Mexico's economy minister suggests "it wouldn't be an absolute crisis" if talks completely break down.

Mexico has stepped up its resistance to President Trump's tariff threats as it prepares to enter talks over the North American Free Trade Agreement.All sides appear willing to take a seat at the negotiation table, but Mexico's economic minister, Ildefonso Guajardo, suggests his country will simply walk away if the US insists on implementing tariffs.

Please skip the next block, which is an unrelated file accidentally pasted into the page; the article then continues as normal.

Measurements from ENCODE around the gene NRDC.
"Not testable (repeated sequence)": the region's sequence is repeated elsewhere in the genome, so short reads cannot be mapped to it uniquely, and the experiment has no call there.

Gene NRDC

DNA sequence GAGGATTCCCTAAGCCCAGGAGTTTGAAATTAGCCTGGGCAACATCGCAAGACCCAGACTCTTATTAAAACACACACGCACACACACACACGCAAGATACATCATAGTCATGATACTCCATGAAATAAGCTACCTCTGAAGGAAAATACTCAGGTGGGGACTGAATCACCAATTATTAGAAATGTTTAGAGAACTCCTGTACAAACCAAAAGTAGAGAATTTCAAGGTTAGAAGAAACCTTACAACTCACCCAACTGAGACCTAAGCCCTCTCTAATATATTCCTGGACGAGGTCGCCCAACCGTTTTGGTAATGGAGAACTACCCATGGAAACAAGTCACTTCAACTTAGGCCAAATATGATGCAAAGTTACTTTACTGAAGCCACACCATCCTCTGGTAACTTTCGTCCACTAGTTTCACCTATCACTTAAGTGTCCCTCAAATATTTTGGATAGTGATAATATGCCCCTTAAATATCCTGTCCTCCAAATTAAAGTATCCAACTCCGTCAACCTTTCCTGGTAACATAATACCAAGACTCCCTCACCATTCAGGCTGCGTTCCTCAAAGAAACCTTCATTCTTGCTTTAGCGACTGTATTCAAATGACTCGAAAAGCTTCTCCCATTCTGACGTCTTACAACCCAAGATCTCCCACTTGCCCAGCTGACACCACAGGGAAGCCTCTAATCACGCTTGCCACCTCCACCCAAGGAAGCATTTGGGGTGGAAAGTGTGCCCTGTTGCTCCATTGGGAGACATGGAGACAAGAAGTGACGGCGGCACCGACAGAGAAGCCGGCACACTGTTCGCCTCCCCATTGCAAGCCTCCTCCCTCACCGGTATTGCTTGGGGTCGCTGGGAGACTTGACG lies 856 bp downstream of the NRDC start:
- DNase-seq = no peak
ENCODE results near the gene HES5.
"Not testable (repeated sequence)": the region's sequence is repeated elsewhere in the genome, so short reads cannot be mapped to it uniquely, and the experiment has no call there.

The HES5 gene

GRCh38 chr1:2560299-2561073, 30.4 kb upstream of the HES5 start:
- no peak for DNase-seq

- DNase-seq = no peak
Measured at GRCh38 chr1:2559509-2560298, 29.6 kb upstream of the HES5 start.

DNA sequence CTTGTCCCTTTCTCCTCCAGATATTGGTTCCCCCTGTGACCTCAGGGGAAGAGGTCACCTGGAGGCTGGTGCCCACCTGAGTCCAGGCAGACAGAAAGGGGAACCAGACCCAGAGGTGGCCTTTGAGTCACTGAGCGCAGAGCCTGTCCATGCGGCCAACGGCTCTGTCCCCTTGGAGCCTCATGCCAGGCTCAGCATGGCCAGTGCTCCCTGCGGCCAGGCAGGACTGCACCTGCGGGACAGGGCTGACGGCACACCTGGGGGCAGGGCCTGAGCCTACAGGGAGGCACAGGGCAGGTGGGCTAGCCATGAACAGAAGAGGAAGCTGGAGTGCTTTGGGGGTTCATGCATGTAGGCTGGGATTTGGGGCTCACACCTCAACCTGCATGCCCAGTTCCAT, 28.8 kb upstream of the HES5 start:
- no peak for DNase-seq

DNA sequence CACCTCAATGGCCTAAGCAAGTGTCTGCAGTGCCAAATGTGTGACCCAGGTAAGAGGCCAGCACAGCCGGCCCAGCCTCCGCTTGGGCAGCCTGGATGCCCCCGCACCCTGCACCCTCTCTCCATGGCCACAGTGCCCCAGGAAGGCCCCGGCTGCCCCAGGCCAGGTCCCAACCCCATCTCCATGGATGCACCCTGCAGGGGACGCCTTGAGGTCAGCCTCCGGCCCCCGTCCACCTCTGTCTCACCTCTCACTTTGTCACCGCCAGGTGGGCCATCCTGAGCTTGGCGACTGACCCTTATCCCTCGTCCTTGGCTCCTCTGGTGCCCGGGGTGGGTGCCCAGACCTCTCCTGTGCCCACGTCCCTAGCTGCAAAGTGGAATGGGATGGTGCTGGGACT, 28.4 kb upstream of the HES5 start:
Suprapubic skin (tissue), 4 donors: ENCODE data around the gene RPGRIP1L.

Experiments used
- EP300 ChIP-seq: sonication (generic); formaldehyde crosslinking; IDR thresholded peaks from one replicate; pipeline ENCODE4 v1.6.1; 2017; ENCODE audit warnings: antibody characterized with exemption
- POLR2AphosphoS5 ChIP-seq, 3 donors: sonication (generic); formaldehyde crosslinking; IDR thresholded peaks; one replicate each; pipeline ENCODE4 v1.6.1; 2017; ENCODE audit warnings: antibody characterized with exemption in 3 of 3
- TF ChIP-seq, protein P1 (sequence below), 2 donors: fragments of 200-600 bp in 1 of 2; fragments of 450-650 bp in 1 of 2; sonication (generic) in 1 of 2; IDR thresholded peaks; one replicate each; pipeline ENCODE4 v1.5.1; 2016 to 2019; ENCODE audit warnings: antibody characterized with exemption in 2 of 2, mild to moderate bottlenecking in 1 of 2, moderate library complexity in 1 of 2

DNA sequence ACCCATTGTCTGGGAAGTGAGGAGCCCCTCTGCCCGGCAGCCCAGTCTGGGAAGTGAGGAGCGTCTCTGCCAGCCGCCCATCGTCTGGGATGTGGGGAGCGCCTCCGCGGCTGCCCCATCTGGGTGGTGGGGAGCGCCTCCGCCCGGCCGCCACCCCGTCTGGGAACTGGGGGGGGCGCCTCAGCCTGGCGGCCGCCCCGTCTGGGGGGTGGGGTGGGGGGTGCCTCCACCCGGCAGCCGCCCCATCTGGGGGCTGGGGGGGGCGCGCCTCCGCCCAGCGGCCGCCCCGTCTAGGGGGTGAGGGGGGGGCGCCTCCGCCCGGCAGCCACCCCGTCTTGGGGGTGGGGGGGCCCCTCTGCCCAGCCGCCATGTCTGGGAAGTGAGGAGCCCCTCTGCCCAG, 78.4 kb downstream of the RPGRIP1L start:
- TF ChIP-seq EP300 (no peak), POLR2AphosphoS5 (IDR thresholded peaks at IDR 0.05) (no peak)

"The moment that they say, 'We're going to put a 20 percent tariff on cars,' I
get up from the table," he told Bloomberg in a recent interview.

Analysts will be closely watching to see if Trump's administration will focus on tariffs, or if the threat may simply serve as a negotiation tactic if US officials push for other changes to the trade agreement's extensive fine print.

Guajardo further claims that "it wouldn't be an absolute crisis" for Mexico if it refuses to renegotiate NAFTA with the US and Canada, apparently referencing a scenario in which the agreement is repealed entirely rather than reworked.

"I think there is a way to find a very good agreement that will be a win-win for the three countries," he added.

The negotiates are expected to kick off in the second half of the year.